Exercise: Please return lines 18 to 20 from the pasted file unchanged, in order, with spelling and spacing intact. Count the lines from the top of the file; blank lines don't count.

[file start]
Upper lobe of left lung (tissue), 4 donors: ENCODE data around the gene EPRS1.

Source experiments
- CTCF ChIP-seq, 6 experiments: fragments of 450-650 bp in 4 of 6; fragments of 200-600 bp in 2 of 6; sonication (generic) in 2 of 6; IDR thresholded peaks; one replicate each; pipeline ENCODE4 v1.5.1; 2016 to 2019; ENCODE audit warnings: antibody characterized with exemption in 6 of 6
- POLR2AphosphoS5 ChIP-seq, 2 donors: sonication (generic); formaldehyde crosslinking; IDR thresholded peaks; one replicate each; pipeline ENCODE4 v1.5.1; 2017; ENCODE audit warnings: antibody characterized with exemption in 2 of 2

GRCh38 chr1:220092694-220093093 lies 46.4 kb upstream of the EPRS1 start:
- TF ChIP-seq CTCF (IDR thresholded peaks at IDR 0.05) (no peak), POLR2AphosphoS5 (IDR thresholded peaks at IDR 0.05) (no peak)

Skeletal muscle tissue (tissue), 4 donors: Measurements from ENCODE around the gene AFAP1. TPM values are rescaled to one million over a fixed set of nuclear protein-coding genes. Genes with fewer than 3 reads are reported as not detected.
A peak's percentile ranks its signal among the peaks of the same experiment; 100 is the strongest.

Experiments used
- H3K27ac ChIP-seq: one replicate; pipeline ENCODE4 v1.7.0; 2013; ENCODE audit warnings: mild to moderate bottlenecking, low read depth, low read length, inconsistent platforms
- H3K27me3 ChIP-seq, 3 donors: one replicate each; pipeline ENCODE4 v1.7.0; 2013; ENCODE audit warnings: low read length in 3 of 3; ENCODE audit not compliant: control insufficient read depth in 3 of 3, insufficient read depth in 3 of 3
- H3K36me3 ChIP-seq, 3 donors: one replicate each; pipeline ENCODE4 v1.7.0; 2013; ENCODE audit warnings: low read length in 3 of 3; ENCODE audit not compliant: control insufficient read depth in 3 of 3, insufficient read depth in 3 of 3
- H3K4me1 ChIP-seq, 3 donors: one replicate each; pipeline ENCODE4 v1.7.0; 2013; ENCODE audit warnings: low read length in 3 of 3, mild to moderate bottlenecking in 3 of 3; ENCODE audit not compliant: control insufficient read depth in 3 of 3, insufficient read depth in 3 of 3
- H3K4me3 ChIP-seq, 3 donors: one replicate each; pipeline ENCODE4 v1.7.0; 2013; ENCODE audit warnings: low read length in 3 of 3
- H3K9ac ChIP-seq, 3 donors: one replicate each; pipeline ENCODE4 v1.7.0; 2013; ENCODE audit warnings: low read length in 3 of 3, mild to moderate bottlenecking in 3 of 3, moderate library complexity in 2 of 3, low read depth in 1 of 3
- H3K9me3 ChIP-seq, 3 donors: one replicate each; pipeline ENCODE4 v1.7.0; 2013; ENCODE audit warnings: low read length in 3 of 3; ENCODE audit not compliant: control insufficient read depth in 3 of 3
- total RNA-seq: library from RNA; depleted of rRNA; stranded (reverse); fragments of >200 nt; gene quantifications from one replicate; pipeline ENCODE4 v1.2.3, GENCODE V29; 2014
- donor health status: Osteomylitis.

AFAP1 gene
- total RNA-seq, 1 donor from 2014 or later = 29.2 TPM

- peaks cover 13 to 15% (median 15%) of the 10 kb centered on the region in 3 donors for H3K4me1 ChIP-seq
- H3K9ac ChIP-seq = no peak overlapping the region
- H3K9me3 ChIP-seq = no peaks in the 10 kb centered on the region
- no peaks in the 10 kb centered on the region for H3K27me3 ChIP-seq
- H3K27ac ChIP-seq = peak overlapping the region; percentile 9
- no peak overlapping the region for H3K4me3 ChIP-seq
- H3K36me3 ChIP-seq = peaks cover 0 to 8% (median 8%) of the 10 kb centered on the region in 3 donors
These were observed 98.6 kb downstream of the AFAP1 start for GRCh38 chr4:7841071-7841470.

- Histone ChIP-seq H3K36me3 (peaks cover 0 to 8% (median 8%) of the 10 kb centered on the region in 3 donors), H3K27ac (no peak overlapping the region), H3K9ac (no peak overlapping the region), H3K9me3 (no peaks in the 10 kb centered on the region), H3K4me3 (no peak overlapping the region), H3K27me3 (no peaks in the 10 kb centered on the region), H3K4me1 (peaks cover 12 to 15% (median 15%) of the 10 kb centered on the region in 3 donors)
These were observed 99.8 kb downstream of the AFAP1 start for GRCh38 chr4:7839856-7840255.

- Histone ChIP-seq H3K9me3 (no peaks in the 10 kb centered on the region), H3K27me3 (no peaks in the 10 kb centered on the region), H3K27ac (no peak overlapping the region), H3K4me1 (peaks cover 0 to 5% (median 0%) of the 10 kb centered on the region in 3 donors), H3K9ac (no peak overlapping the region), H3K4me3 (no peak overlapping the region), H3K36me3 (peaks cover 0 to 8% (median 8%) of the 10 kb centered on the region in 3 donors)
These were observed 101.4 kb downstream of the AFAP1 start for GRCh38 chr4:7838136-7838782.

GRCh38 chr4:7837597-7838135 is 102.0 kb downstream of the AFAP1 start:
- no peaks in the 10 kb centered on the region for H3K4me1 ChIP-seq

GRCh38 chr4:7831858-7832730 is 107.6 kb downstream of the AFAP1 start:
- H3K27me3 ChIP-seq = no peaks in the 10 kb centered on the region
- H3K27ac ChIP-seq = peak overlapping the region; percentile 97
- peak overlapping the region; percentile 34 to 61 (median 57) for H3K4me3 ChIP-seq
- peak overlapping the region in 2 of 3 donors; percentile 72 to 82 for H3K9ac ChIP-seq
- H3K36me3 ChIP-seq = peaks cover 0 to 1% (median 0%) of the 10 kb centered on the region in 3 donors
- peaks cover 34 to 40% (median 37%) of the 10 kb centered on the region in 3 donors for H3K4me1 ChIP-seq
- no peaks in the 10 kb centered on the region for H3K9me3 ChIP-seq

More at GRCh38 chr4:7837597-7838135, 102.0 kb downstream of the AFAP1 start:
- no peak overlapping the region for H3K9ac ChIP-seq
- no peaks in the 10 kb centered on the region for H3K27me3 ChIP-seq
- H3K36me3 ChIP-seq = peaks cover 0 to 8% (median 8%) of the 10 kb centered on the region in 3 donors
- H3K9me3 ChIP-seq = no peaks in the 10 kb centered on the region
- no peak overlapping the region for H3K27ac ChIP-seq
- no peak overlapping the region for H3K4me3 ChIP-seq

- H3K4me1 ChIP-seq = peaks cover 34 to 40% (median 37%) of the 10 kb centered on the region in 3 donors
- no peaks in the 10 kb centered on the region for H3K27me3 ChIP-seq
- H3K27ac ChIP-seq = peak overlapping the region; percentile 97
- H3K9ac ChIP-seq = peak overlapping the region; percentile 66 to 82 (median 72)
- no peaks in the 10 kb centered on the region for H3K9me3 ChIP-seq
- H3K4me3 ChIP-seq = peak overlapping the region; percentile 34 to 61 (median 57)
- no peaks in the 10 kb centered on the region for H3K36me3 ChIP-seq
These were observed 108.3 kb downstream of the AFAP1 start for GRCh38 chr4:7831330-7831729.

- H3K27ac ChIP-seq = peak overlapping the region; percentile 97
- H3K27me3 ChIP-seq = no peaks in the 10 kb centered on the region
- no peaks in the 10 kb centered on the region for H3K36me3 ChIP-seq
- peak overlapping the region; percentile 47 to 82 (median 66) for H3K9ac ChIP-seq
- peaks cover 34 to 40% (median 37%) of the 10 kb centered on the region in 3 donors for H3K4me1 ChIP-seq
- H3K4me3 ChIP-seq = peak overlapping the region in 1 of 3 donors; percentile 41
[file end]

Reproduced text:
- donor health status: Osteomylitis.

AFAP1 gene
- total RNA-seq, 1 donor from 2014 or later = 29.2 TPM